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Grab bag: Game’s best WRs ride first-round pedigree

  • By Pat Kirwan NFL.com
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Eighteen receivers made NFL Network's "The Top 100: Players of 2011" list, which comes to about half the teams in the league being represented at the position.

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As when I ranked the best quarterbacks and running backs over the last few weeks, the wideouts will be grouped into categories of five and put in alphabetical order. For example, Group A is my top five receivers in alphabetical order, meaning I don't necessarily believe the fifth player named is the fifth best receiver.

Each of the 50 receivers listed either has an (^) for guys on the rise, (>) for players maintaining their status and (v) for those on the decline.

I considered the last two seasons for the majority of the stats below to get a better picture of consistent production.

Group A

1. Larry Fitzgerald, Cardinals (>): In the past two years, he posted 187 receptions and 19 touchdowns. He had 90 catches this year without Kurt Warner as his quarterback or Anquan Boldin to take pressure off of him.

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2. Andre Johnson, Texans (>): He has 187 receptions and 17 touchdowns the last two seasons.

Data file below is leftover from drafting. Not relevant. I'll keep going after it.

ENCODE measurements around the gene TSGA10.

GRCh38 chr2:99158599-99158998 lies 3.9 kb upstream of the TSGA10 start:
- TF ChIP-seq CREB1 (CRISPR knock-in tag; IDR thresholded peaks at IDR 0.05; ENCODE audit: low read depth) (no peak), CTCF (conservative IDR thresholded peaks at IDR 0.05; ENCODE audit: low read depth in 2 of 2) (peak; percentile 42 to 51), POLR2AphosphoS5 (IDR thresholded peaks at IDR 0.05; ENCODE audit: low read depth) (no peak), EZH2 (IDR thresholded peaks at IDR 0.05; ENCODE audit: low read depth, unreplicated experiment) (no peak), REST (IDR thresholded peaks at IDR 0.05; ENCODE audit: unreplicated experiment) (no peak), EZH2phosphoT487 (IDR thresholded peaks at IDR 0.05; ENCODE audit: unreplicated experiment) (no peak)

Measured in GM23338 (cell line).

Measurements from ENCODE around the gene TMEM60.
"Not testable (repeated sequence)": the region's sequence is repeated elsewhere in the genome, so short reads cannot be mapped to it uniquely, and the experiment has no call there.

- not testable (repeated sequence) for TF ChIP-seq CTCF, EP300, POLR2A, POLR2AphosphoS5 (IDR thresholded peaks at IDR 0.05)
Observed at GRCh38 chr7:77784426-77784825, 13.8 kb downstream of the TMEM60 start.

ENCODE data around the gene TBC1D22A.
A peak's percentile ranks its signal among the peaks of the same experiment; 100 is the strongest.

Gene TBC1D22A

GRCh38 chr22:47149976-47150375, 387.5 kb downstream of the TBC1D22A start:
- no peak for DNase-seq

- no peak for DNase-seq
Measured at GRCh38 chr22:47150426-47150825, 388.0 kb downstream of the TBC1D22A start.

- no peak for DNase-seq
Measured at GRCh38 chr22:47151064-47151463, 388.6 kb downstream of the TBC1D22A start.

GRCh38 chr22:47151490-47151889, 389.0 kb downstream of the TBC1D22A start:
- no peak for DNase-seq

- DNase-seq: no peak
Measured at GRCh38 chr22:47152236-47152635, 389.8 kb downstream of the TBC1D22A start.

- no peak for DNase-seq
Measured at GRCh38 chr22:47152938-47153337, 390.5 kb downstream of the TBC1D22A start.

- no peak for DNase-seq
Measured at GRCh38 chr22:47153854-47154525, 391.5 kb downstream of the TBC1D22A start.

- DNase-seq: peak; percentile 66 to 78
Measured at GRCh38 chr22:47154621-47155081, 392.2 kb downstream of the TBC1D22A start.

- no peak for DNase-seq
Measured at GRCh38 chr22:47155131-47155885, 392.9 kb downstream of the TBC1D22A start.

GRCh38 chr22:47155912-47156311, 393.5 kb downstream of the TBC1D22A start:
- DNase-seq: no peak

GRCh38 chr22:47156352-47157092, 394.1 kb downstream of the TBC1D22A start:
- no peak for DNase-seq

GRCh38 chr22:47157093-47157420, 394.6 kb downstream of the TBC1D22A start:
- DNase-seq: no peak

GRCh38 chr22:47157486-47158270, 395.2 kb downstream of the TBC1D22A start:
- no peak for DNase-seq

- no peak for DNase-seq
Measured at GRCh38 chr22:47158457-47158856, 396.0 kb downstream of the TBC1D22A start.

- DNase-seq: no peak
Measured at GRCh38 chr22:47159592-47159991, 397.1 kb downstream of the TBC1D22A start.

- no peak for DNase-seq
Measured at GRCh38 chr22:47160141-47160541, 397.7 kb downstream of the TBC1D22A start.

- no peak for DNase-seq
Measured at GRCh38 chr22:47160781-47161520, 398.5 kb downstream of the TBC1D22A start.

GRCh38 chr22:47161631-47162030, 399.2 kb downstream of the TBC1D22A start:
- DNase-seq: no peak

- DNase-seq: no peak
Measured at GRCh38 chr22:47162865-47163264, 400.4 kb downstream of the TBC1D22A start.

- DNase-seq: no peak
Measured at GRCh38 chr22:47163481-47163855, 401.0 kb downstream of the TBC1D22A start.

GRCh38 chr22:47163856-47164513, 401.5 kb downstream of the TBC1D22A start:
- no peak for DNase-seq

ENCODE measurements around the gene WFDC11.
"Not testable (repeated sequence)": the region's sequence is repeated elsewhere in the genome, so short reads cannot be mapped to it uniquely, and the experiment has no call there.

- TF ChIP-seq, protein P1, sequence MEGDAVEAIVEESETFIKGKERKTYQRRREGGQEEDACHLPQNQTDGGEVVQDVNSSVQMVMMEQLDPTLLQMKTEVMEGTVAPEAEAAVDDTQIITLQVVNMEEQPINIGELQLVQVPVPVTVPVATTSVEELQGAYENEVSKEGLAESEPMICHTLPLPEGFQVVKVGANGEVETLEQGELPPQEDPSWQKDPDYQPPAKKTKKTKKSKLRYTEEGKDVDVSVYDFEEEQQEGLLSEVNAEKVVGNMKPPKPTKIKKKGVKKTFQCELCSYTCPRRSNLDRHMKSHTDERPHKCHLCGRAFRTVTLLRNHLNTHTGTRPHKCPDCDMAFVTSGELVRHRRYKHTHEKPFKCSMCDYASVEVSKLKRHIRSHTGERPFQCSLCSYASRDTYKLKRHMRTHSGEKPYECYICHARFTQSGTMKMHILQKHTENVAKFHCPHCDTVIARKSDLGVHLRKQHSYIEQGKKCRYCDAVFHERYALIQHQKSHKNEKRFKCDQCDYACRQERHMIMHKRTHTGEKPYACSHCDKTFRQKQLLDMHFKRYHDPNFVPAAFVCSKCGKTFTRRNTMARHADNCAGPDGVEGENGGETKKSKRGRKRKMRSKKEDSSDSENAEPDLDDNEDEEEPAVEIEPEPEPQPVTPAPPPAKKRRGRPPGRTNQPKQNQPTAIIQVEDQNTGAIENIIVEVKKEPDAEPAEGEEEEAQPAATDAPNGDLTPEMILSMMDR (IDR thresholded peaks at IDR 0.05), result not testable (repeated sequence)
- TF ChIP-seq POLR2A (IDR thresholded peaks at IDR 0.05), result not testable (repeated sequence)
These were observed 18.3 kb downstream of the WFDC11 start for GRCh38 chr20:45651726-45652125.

3. Calvin Johnson, Lions (>): He put up 144 receptions and 17 touchdowns with three different quarterbacks between 2009 and 2010.

4. Reggie Wayne, Colts (>): He has the most receptions over our sample size (211) to go with 16 touchdowns. He also has 892 yards after the catch.

5. Roddy White, Falcons (^): Has 200 receptions and 21 touchdowns.

Group B

1. Miles Austin, Cowboys (^): A major scoring threat and one of only two receivers (Wes Welker) to total 1,000-plus yards after the catch over the past two years.

2. Dwayne Bowe, Chiefs (^): He has 19 TD receptions in his last 27 games.

3. DeSean Jackson, Eagles (>): He's a big play waiting to happen and one of only two receivers with a 20-yard average the past two seasons. He has 20 total touchdowns over that time.

4. Vincent Jackson, Chargers (>): The holdout hurt his numbers, but he was franchised by the Chargers for a reason.

5. Greg Jennings, Packers (^): He has 144 receptions and 16 touchdowns and is on the verge of exploding now that Aaron Rodgers has become an elite QB.

Group C

1. Marques Colston, Saints (>): He's a matchup nightmare in the perfect offense. He has 154 receptions and 15 touchdowns. He works an inside seam route that can't be stopped.

2. Santonio Holmes, Jets (>): He has the speed to be a threat on every play, but the Steelers let him go for off-the-field issues. He has 131 receptions and 11 touchdowns to go with an average of 15 yards per reception.

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3. Brandon Marshall, Dolphins (>): While he's produced 187 receptions and 13 touchdowns, his YAC dropped from 527 yards in 2009 to 238 in 2010.

4. Hakeem Nicks, Giants (^): The sky is the limit for this kid after posting 126 receptions and 17 TDs in his first two seasons.

5. Mike Wallace, Steelers (^): Speed kills, and this guy has plenty of it. His 20.3 yards per catch during our two-season sample size is the best in the NFL.

Group D

1. Anquan Boldin, Ravens (v): Still a tough yards-after-the-catch guy. He has 148 receptions and 11 touchdowns for two different teams the past two seasons.

2. Brandon Lloyd, Broncos (v): Was 2010 a sign of things to come, or is he the guy who caught two touchdowns in the previous four years combined?